Whenever we are playing a computer game, and an event happens which puts us in a slightly worse position, we don’t complain, but we respond in a way that will help us win the game!

Then why is it so difficult to do it during our own life events? Because we don’t feel responsible enough! But it shouldn’t be too hard to practice! Why don’t we start small and slow? Let’s start responding to all the events that happen to us instead of complaining and may be life will be much more fun game!

[This article is inspired by excerpts from the book ‘Inner Engineering‘ by Sadhguru]

Circle of life


Circle of Life

Circle of Life


Sometimes someone tells you something. But the way in which you are told the things might compel you to not believe that person. Human minds need evidences, results and proofs, especially when it comes to the life and death scenario. If the person telling you talks merely based on experience, you can’t trust him completely.

Few years ago I was admitted to ICU in India followed by few visits to my family doctor. The hospital couldn’t find out the reasons behind high blood pressure. And my family doctor couldn’t explain intermittent chest pain that I was experiencing. Whenever I visited him, he told me that it’s your nerves that are causing you pain, and nothing related to your heart. He wouldn’t do any tests.

Two years later I again voluntarily went through full body checkup in the hope that somebody would find something wrong. But no luck this time too. I continued to think that something WAS wrong but I wouldn’t know what.

Fast forward 2 years, I am in the USA and now I visit the emergency department of a hospital, complaining to them of an intermittent chest, back, and arm pain. They decide to do all the necessary tests to rule out any life-threatening condition. First, they do blood tests to see if any part of the heart is damaged. Then they do EKG. Then they do chest X-Ray to see if there are any swellings on the heart or any blood clots in the lungs. And then they do the urine test.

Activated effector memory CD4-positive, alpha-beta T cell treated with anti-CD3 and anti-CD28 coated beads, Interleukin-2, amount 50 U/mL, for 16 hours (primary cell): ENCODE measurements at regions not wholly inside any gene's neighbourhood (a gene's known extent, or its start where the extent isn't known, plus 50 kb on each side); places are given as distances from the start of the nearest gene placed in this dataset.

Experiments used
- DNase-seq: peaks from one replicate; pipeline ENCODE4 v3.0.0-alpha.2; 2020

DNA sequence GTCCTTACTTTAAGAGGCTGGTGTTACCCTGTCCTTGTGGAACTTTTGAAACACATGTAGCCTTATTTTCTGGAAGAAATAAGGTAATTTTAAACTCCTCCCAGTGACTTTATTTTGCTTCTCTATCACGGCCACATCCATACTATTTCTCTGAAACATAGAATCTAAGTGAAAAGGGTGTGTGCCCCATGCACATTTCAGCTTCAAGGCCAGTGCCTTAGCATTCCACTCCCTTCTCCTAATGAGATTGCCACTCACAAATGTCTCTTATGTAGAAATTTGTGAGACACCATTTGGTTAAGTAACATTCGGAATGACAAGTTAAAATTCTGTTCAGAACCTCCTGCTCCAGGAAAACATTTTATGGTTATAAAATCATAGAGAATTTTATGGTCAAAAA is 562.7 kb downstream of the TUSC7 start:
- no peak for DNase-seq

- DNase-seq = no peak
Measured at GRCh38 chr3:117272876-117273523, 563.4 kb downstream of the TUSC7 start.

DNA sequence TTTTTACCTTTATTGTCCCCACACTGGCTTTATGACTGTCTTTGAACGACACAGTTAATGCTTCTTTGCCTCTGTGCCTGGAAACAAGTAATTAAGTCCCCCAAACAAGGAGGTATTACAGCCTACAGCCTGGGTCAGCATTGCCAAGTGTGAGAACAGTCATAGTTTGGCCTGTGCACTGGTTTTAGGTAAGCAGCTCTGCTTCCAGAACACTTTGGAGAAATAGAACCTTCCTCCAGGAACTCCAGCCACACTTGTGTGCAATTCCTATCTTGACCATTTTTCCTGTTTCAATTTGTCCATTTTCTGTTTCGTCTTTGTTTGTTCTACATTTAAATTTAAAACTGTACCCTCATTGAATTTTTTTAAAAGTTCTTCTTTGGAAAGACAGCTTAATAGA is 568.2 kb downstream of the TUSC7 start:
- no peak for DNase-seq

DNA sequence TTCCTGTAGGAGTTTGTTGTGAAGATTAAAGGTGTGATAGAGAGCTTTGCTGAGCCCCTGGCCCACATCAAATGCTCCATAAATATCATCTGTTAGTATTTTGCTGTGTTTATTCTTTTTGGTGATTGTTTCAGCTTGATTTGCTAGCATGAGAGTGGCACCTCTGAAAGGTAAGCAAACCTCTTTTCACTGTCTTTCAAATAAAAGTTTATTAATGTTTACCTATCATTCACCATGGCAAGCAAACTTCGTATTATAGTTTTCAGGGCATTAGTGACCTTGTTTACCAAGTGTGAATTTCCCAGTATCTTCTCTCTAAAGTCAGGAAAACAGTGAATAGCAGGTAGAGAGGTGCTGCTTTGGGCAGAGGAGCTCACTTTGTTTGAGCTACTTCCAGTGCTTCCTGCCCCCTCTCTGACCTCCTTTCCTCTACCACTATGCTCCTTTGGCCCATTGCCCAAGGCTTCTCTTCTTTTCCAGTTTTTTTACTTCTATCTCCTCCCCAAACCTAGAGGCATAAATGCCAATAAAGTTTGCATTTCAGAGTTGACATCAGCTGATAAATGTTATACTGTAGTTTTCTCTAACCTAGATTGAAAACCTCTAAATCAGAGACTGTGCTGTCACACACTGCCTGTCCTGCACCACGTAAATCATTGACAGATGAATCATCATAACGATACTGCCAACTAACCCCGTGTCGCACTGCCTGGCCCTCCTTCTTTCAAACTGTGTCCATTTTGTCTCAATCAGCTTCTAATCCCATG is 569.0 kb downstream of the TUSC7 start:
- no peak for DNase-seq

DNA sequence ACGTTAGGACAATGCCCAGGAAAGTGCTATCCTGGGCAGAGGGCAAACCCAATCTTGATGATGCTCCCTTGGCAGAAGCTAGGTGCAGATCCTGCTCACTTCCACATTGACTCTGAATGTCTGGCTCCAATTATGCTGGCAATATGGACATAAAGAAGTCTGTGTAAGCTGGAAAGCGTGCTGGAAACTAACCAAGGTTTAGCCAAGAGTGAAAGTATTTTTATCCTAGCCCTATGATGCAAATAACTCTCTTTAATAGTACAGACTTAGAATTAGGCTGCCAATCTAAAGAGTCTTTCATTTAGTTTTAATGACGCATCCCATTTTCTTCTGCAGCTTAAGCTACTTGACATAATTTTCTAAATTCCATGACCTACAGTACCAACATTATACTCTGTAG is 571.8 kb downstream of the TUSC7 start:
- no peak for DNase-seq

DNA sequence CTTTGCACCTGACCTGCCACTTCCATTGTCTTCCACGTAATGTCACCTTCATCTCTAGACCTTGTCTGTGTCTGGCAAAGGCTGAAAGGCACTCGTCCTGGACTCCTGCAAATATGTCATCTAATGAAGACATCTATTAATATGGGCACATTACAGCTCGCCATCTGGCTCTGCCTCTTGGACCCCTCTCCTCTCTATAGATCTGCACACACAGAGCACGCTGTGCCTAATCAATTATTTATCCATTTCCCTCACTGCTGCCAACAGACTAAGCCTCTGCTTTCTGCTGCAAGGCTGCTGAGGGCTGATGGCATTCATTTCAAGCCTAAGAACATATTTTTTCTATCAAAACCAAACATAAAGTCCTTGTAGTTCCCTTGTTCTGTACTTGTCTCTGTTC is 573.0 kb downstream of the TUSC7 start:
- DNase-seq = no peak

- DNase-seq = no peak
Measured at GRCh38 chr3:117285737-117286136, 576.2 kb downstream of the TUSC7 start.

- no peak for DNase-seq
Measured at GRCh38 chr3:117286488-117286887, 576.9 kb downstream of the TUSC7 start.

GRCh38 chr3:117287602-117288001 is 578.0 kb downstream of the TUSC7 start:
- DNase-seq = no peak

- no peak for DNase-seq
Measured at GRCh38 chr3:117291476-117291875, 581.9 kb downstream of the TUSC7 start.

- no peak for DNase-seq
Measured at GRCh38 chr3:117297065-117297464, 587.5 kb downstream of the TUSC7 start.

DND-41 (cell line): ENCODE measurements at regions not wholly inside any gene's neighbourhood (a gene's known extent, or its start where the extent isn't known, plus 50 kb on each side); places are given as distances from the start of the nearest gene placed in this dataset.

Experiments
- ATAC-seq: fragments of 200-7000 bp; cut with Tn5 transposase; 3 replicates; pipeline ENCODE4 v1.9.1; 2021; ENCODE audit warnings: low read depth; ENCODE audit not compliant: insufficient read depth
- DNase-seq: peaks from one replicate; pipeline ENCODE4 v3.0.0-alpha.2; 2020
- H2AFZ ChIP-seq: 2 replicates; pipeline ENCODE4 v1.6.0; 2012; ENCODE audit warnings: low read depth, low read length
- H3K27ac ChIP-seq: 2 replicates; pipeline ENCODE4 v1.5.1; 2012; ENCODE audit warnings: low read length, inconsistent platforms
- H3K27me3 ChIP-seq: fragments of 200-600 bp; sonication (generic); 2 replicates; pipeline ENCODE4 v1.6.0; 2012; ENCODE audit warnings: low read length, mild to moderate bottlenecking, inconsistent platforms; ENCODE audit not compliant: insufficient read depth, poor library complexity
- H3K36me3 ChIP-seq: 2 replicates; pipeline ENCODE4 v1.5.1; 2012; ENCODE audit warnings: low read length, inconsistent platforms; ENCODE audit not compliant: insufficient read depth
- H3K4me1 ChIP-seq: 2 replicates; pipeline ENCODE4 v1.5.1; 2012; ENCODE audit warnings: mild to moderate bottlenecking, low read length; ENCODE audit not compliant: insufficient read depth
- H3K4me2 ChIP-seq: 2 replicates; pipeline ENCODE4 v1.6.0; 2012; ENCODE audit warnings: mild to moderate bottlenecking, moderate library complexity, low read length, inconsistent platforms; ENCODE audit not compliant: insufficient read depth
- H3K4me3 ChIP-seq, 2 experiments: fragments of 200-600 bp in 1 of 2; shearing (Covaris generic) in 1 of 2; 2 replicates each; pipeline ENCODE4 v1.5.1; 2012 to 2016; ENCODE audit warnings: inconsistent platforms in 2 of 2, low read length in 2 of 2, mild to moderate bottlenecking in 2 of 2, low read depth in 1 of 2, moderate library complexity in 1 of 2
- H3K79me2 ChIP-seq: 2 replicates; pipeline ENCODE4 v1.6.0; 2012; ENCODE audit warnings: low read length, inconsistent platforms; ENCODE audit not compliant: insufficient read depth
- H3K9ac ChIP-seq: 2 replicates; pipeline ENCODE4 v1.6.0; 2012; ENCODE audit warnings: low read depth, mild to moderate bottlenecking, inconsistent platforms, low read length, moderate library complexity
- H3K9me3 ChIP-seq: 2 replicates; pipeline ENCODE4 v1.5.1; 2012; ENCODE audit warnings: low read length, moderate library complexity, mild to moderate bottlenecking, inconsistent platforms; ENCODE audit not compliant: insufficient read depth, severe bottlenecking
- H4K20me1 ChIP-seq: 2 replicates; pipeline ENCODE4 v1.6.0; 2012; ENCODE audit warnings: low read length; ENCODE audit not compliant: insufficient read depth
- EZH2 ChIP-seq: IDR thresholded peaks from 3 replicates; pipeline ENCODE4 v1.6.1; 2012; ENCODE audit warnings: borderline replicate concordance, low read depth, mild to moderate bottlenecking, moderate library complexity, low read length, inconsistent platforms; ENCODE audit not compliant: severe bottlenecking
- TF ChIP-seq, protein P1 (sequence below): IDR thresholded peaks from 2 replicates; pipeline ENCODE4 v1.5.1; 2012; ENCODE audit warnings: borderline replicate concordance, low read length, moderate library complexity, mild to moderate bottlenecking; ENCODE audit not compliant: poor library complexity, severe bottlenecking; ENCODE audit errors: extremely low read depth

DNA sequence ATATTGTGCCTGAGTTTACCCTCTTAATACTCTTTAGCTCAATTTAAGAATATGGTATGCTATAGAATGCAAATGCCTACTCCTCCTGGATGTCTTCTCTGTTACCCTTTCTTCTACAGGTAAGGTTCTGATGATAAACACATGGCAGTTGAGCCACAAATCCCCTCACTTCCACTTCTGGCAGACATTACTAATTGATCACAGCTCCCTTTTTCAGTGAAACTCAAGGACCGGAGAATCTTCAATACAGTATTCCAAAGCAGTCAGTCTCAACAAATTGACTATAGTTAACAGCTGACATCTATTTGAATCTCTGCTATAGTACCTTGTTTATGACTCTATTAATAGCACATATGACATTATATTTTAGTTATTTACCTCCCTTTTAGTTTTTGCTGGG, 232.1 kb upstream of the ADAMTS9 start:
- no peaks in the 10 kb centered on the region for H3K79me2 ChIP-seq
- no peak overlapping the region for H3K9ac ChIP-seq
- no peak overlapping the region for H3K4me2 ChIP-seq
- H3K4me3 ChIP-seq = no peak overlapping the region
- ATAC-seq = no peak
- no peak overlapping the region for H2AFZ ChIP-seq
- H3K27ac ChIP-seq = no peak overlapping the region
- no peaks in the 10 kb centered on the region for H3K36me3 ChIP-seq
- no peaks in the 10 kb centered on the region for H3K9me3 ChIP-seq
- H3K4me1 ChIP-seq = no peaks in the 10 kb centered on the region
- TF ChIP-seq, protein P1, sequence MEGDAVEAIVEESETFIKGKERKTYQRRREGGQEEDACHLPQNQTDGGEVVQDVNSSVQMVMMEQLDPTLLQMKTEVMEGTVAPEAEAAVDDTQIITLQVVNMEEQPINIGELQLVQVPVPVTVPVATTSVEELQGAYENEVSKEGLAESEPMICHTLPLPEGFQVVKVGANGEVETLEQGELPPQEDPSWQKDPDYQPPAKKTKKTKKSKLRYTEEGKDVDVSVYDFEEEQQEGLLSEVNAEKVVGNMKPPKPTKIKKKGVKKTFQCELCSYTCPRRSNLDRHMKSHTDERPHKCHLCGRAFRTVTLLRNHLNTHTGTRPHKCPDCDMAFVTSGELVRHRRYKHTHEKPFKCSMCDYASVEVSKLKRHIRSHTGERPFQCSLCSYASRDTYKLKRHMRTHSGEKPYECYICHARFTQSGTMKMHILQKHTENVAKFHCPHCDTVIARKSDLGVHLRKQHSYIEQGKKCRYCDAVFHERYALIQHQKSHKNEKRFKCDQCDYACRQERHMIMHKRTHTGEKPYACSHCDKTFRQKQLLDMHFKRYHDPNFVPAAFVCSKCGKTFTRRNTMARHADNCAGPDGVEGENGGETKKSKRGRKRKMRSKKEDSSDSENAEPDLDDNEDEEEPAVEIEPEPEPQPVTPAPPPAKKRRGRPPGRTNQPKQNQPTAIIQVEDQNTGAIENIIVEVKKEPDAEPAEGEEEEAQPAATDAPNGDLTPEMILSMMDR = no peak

Every test turns out to be negative and the doctor tells me, “It might be your nerves that are inflamed”. The circle of life my dear friends.

The key of life

Every person on this planet has a special key, which drives his life. But not necessarily he knows about it. He might not have the key with him. But somehow it drives his life. I don’t know how. The mind subconsciously knows about it may be.

If he loses the key, all the things in life don’t matter anymore. All things stop making sense. Every funny thing becomes meaningless. Life becomes purposeless. He wonders why is he even alive, as he has now lost the key. And that too when he hadn’t known “this” was his key.

The most important thing in life is to find out “What is my key”? And next important task would be to obtain that key if he doesn’t have it already. There shall not be any delay in the efforts to know and get the key. For the delay can be disastrous. Once you lose the key, you can’t get it back. All you can do is search for the purpose of life.